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Can an employer force you to sign a non-compete when you have been at the company for more than 20 yrs?

Madison Heights, MI |
Filed under: Employment contracts

Company is revising their handbook that is over 10 years old. In it, they are requiring all employees sign a non-compete. We have never had this before. I do not want to sign it. What can I do if I am fired for this? I am at at-will employee, so I am sure they will try to come up with another reason to fire me. Suggestions.

Attorney Answers 3


I have added two links to this answer which talk about at-will employment and non-compete agreements. First, you

Attorney's answer to this question is given for informational purposes only. Every factual situation is different and changes the application of the law to those facts. You should not rely on the answer as advice for your situation. By answering this question, no attorney-client relationship is intentional created, nor should one be implied. Before taking any actions, you should consult with an attorney to advice you on your specific situation.

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1 comment

Travis I. Dafoe

Travis I. Dafoe


Sorry . . . To complete my answer. First, the employer can make signing a noncompete agreement a term or condition of employment. If they terminate you for refusal to sign, there is no recourse. Second, you noted that they will just come up with another reason, but they actually don't need a reason to terminate you. You should look over the above link about noncompete agreements and check yours to make sure it is not too broad. You may even want to have an attorney review the agreement.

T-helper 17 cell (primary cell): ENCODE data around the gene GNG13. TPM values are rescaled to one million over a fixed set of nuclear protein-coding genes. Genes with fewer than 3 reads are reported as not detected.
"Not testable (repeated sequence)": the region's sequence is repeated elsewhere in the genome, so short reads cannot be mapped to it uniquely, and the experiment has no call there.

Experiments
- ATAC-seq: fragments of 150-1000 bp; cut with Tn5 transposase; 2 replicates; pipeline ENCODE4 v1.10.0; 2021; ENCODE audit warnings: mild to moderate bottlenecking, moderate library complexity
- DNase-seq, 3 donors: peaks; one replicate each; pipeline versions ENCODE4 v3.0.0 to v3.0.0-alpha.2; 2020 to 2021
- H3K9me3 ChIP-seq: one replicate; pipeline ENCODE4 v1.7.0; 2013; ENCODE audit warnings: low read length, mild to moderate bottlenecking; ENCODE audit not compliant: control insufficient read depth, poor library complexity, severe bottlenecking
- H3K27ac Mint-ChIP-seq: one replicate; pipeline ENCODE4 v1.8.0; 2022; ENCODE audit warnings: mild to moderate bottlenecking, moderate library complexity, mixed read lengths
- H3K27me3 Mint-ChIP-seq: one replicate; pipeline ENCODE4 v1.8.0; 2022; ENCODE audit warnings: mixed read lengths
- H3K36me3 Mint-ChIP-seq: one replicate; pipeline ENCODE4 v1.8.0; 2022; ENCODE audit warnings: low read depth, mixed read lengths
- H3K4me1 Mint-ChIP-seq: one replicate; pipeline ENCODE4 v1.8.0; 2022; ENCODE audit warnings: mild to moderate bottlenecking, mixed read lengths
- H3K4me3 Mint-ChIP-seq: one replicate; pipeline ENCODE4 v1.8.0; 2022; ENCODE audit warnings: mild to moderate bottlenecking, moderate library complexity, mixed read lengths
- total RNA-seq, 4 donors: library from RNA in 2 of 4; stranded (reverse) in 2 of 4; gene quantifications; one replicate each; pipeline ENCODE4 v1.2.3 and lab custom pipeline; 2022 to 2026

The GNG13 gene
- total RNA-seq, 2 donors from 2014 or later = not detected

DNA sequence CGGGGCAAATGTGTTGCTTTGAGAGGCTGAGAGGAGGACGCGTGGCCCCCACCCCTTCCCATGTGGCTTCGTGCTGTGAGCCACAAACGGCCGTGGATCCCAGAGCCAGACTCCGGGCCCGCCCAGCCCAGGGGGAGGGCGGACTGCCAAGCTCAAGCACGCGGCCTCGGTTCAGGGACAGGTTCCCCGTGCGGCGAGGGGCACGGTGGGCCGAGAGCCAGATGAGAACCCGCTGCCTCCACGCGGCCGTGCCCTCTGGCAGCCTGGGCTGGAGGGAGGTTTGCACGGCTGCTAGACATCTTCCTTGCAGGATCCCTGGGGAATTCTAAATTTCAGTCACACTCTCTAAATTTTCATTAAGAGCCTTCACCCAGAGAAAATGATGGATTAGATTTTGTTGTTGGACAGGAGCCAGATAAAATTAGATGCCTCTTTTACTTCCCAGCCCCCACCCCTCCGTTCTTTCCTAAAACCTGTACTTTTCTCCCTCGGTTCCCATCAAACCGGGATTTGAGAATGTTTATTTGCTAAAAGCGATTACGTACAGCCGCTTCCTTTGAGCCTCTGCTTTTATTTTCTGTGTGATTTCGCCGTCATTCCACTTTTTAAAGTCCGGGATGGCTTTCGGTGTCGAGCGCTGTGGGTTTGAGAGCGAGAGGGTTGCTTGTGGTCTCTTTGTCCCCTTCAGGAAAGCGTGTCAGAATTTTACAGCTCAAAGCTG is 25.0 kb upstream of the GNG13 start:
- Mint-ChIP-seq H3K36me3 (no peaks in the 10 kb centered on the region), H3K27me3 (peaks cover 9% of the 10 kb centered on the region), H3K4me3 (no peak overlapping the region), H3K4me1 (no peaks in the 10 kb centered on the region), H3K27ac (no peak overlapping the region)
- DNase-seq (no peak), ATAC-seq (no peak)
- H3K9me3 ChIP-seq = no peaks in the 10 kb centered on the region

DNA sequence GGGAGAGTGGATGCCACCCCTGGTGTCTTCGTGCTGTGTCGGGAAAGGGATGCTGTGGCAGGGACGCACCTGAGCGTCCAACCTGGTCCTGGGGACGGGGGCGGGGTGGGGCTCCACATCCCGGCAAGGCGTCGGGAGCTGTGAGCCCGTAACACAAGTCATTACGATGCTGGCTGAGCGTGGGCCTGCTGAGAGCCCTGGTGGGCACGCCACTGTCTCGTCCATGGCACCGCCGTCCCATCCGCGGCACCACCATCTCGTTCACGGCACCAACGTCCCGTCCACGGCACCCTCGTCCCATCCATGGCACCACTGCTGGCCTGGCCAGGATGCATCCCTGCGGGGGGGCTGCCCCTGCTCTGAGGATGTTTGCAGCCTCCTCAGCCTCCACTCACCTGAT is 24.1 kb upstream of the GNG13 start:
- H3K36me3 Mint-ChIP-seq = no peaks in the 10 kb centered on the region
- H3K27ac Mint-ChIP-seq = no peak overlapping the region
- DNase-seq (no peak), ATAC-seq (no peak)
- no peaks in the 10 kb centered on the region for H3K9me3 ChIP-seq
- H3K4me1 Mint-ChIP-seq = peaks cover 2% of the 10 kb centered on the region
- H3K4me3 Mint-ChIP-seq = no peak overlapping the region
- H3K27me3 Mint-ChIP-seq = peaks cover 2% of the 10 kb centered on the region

I'm a Michigan licensed attorney. Since 2001, I've focused on employment law issues, including working with employers and employees to address noncompete issues.

I would certainly encourage you to check out the links provided by Mr. Dafoe as they are good resources. Additionally and going back to your question, your employer can't "force" you to sign a noncompete agreement. But your employer can condition your continued employment upon you signing a noncompete agreement, even if you have worked for the employer for a substantial amount of time. While for most employees such a situation really is not a fair choice, Michigan courts have found that continued employment without anything more is sufficient consideration to support a noncompete agreement. You may have potential defenses for why the noncompete agreement is not ultimately enforceable, those issues should be addressed with competent legal counsel, which I highly recommend before signing any agreement that may ultimately restrict or limit your future employment options. For information about enforceability issues, see the link I've provided.

Please go to for more information about my professional experience. But in sum, I'm licensed to practice law in Michigan. My response is provided only to educate the public about general issues that may need to be discussed with competent legal counsel in your state. My response is not a substitute for consulting an attorney in order to fully understand how the law may apply to your specific and unique circumstances; Remember, you often get what you pay for.

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Talk to an attorney BEFORE you sign ANYTHING!!!


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